Targeting is more than using a hammer to “whack the alien”, as Franz Aman puts it, referring to the frenetic amusement arcade game. Aman, co-author of the book The Marketing Data Lake, says: “It’s important to understand the customer fully and to be helpful.” He adds: “Marketers need to empower the consumer to find the right product, not trick them into buying something else.”
Retailers, for example, are using big data to forecast demand during the busiest times of year so customers aren’t left without the present they ordered at Christmas or the bargain they’d banked on during Black Friday.
German fashion retailer Otto has been posting some impressive results on the back of its investment in predictive data analytics with Blue Yonder. Using around 200 different input variables – including brand, price, online placement, stock situation and weather – the team can predict the sales probability of items every week for the whole season with demand updated on a daily basis. This equates to five billion individual forecasts every year, but forecast quality has improved by “up to 40%”, says the Otto’s vice-president of category support, Michael Sinn.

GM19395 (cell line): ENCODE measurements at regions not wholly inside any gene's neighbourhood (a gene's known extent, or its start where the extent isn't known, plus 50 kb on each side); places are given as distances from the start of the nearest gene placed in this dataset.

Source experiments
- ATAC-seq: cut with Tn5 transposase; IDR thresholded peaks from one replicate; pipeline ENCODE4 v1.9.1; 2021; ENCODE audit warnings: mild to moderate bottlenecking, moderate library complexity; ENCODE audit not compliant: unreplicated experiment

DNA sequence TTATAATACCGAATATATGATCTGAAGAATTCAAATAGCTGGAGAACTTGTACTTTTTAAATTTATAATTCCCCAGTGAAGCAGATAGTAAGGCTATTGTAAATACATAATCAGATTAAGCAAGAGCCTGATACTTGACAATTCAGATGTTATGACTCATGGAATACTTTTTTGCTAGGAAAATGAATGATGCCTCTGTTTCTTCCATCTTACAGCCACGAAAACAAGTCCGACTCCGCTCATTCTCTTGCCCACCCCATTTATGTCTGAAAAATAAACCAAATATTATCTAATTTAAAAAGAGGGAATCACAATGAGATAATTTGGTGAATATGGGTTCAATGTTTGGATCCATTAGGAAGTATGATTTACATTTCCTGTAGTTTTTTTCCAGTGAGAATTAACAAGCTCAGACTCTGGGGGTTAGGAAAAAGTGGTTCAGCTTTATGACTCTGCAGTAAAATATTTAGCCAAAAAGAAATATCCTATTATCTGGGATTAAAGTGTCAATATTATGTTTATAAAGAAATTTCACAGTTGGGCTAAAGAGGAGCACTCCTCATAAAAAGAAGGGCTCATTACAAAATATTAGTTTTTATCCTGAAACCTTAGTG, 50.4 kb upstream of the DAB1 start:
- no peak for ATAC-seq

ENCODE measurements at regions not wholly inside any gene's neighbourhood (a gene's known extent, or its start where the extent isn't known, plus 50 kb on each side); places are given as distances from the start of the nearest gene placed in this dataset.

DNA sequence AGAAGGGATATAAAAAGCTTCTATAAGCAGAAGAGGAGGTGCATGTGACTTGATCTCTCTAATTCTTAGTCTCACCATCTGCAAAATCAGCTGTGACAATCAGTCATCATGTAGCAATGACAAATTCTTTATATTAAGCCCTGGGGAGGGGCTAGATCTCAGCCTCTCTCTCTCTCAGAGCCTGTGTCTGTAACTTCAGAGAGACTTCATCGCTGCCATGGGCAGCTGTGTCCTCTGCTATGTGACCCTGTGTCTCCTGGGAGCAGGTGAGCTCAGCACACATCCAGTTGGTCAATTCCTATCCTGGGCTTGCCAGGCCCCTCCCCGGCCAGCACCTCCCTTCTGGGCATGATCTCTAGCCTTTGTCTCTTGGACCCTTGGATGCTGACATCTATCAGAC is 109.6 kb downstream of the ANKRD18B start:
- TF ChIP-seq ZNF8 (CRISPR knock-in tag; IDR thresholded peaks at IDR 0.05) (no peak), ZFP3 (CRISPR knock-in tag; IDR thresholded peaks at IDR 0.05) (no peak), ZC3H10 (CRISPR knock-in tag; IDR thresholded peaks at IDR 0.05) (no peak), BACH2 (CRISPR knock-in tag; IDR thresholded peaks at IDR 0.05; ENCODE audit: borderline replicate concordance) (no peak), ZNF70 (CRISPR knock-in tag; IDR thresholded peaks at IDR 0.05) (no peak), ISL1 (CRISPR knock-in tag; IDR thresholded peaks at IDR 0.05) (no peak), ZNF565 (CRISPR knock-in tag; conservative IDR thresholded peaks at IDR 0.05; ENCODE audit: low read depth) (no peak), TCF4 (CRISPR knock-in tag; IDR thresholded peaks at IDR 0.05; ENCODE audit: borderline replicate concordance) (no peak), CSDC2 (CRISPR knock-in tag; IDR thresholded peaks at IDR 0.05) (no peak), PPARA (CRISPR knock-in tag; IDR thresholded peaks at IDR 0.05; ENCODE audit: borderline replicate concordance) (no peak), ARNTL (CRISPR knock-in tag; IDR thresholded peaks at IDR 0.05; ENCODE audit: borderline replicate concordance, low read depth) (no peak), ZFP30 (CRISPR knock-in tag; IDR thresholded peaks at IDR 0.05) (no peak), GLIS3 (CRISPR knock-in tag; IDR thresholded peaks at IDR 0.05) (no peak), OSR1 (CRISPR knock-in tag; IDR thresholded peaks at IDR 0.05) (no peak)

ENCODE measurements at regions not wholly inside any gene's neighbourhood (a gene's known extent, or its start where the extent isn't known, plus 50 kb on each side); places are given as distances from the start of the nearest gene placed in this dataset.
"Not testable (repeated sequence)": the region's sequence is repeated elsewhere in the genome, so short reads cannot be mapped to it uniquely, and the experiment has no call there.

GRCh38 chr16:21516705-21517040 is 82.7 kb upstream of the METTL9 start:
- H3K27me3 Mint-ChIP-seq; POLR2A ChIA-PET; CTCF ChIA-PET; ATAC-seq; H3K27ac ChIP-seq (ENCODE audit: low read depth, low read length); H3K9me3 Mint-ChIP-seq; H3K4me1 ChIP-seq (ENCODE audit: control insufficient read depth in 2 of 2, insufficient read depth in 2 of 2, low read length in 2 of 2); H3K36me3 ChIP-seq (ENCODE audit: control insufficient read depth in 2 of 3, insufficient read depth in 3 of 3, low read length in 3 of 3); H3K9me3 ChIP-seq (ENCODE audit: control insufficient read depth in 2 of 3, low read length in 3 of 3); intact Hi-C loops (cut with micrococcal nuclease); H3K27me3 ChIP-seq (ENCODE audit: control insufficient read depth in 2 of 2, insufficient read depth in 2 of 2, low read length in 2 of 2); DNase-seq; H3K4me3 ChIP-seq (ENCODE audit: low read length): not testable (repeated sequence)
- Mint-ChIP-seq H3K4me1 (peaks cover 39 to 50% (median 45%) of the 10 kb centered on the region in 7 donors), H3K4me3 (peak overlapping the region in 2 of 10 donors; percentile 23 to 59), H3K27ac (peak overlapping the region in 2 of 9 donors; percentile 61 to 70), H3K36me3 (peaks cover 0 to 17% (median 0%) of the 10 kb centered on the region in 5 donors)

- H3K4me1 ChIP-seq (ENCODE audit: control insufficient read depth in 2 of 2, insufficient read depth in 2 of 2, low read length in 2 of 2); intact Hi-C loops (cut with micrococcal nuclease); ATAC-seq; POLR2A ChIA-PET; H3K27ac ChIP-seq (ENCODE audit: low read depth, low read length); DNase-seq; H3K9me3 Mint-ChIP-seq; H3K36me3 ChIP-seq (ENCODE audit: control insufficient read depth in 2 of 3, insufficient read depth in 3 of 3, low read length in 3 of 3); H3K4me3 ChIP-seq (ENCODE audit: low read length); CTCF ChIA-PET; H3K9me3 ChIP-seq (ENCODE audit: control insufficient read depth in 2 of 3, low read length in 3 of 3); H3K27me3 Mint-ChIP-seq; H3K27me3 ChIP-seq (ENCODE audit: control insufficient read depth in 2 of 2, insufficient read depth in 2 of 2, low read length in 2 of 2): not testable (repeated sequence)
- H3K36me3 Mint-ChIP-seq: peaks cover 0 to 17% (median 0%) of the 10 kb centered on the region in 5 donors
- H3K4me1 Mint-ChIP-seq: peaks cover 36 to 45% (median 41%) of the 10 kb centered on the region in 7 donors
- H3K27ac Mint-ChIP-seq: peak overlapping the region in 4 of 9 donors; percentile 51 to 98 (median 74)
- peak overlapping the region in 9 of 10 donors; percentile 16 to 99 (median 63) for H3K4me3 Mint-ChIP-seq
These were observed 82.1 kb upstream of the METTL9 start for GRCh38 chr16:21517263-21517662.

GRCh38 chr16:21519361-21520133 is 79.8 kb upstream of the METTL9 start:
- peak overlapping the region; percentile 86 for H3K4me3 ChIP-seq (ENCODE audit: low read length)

These precise results help the company plan and manage its selection of products for the future, as well as reduce out of stock rates and increase revenue through replenishment and price optimisation. That’s worth its weight in gold in a sector characterised by low margins, high competitive pressure and fast-changing market conditions and customer demands, explains Sinn. “You’ve got to remember that customers are only one click away from the next competitor.”